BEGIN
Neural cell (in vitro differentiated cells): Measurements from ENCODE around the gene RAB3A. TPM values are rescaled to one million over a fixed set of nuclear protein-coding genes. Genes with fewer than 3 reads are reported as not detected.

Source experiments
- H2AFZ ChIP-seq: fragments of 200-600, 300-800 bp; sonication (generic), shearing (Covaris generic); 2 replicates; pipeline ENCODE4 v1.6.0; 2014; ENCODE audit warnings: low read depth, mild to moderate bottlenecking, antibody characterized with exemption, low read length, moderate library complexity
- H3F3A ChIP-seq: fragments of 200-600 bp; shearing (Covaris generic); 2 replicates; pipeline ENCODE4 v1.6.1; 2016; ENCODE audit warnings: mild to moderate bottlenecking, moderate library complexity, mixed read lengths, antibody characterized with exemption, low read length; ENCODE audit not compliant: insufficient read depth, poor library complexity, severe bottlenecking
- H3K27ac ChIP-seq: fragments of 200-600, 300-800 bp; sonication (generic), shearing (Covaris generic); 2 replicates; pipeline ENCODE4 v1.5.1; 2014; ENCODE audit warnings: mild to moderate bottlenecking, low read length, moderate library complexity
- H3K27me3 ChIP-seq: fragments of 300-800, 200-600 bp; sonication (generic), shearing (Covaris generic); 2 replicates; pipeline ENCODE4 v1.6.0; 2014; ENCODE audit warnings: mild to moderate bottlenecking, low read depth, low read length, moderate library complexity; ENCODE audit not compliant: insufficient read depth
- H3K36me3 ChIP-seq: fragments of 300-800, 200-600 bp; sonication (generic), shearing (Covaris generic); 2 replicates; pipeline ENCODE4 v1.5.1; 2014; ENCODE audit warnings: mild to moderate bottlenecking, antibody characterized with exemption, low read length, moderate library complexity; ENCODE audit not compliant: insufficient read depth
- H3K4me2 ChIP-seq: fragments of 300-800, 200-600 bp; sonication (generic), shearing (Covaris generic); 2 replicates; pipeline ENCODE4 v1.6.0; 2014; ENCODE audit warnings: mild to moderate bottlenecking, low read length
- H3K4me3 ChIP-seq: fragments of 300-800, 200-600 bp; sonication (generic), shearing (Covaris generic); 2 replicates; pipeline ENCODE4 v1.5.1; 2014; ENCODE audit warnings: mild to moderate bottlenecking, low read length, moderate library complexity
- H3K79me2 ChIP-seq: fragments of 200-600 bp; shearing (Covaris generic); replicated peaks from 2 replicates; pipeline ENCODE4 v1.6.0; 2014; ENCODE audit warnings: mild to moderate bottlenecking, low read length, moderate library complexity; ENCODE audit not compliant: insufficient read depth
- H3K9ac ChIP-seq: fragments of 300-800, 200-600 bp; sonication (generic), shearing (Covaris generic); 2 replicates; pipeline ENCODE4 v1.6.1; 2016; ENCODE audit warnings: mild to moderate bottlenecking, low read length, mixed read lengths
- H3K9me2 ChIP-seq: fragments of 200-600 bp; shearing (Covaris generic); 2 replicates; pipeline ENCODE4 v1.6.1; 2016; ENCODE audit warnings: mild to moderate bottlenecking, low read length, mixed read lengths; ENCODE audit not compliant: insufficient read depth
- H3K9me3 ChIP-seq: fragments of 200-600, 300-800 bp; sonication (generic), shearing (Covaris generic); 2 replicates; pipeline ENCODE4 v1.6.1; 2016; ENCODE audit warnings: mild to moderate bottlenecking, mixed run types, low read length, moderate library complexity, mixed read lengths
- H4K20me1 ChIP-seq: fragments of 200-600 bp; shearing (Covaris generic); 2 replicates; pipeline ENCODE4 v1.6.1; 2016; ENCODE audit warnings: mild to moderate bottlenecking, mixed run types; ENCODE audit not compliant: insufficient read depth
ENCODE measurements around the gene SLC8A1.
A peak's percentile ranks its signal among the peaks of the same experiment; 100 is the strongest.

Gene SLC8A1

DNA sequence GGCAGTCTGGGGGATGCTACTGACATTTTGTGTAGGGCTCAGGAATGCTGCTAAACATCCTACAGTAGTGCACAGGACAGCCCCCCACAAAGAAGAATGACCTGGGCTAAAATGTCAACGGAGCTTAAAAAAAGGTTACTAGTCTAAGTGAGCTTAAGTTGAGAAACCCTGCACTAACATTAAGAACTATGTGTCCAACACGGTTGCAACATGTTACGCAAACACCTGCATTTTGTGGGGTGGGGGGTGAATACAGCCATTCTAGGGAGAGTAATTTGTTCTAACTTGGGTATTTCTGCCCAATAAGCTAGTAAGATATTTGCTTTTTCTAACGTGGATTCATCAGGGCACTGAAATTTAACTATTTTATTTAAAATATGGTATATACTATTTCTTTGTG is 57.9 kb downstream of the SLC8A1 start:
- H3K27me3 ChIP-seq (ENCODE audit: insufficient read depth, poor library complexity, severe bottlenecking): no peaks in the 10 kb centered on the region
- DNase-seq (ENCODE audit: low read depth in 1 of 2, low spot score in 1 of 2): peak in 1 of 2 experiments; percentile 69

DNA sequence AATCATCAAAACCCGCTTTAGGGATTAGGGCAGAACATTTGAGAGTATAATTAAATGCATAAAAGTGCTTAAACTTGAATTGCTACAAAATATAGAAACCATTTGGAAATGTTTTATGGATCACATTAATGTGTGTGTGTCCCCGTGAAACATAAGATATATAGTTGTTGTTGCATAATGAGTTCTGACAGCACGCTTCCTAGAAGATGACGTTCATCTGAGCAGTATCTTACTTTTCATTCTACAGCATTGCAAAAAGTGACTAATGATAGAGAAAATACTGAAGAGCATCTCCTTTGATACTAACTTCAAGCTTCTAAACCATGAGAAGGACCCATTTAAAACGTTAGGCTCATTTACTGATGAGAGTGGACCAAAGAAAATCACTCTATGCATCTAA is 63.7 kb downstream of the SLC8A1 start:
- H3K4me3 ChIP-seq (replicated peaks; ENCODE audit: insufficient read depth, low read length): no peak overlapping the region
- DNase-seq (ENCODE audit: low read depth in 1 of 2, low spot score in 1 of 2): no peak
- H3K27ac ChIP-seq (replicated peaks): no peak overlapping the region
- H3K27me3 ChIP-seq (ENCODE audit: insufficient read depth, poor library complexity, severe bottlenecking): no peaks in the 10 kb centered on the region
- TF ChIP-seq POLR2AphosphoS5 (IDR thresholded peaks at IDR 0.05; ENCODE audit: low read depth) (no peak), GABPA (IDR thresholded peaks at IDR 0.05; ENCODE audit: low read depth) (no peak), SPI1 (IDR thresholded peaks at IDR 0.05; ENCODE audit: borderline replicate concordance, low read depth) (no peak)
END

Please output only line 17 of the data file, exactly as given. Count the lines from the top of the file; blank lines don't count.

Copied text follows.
Gene SLC8A1